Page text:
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Tiger struggling to cope with body changes?

Vijay Singh thinks the main reason he has replaced Tiger Woods as world number one is the American's failure to adapt to changes in his body.

Singh, who ended Woods's five-year reign at the top of the rankings last month, is aiming for his fourth successive victory at this week's Dunhill Links Championship.

"I think it's his (Woods's) body change," the Fijian told a news conference on Wednesday. "As you get older you have to keep adjusting to your golf swing, your body does not stay the same.

"When he first came on the scene he was extremely strong.

"I'm not saying he's not strong but you do slow down a little bit, so the golf swing has to match your body ability.

"I have adjusted accordingly and for the better and I don't think he has done that."

Singh is seeking his second 2004 European Tour title, though the 41-year-old Fijian's main aim is to win 10 times on this year's U.S. Tour.

Singh took over as world number one when he claimed the Deutsche Bank Championship in September, and he then won twice in succession at the Canadian Open and Pennsylvania Classic, making it five wins in six tournaments.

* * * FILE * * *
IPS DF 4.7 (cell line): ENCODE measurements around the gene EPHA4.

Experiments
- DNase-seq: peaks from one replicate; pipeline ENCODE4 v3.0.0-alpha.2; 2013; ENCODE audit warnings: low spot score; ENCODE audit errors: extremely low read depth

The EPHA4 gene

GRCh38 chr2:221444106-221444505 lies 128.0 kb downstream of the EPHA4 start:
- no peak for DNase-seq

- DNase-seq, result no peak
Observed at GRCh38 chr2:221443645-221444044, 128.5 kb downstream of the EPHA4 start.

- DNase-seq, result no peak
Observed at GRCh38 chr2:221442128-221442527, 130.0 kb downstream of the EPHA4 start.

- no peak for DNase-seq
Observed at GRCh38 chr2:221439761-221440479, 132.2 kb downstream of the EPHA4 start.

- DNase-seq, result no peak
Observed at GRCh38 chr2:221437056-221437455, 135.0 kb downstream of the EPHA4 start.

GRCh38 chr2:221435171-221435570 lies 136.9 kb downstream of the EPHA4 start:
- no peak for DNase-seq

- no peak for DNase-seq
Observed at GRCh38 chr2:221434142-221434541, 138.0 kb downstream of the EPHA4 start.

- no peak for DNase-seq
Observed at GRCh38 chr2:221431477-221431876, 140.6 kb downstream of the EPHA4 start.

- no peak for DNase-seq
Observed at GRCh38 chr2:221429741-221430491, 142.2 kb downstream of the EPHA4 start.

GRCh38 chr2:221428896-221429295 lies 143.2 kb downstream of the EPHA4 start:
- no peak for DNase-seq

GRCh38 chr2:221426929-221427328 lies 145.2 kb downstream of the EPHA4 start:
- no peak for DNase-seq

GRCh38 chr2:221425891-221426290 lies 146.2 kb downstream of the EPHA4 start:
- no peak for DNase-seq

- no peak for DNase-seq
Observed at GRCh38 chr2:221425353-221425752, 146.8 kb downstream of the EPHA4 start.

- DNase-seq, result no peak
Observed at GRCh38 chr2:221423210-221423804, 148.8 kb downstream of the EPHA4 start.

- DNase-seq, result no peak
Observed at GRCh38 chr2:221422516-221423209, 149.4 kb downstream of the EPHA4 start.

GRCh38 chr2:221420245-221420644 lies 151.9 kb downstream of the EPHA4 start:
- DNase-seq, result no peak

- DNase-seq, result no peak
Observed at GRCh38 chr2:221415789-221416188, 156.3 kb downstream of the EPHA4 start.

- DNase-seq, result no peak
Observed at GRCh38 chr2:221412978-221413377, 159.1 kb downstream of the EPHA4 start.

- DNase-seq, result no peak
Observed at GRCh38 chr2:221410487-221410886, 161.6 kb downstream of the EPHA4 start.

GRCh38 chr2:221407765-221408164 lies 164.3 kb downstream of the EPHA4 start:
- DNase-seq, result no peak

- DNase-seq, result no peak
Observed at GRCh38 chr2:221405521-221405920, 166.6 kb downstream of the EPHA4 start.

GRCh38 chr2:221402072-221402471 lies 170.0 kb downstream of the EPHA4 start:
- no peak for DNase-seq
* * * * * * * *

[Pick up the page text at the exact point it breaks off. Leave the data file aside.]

Now the triple major champion is targeting his ninth and 10th titles with only three more U.S. tour events to come.

"Two out of the last three, it's going to be a tall order," Singh said. "But I've just won five out of six, so I'm sure I'm capable of doing that."

Singh, whose U.S. PGA Championship success counted as a European Tour win, chases his first title in Europe this year against a field including world number two Ernie Els.

Victory in the tournament played over British Open venues St Andrews and Carnoustie, along with the relatively new Kings Barns course, would mean four successive victories for Singh, this one worth $800,000.

"I'm excited," Singh said. "I know everybody's eyes are going to be on me and they are going to want to know what I'm doing.

"I want to go out there and feel like I can contend and if I'm up there on Sunday, I have a good chance to pull it off."

Singh puts his consistent form down to a significant improvement in his putting and to working out twice a day. He believes that maintaining a gruelling fitness programme might keep him at the top for another five or six years.

Ten of Europe's victorious Ryder Cup team play in Scotland, with Spaniards Sergio Garcia and Miguel Angel Jimenez the pair to miss out.

Retief Goosen and Padraig Harrington, second and third on Europe's money-list, have a chance to cut the large gap between themselves and European number one Els.

Lee Westwood defends the title he won last year and Thomas Bjorn tries to go one better than his second place behind Els in last week's WGC-American Express Championship.

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